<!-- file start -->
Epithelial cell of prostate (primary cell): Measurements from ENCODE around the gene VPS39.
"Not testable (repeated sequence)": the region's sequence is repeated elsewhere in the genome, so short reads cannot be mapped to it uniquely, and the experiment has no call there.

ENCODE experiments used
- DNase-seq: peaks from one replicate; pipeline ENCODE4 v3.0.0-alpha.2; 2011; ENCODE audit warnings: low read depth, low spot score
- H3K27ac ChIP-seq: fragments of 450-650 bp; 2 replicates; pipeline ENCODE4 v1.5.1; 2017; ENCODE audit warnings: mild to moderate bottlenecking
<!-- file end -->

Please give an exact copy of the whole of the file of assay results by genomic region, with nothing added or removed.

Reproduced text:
Epithelial cell of prostate (primary cell): Measurements from ENCODE around the gene VPS39.
"Not testable (repeated sequence)": the region's sequence is repeated elsewhere in the genome, so short reads cannot be mapped to it uniquely, and the experiment has no call there.

ENCODE experiments used
- DNase-seq: peaks from one replicate; pipeline ENCODE4 v3.0.0-alpha.2; 2011; ENCODE audit warnings: low read depth, low spot score
- H3K27ac ChIP-seq: fragments of 450-650 bp; 2 replicates; pipeline ENCODE4 v1.5.1; 2017; ENCODE audit warnings: mild to moderate bottlenecking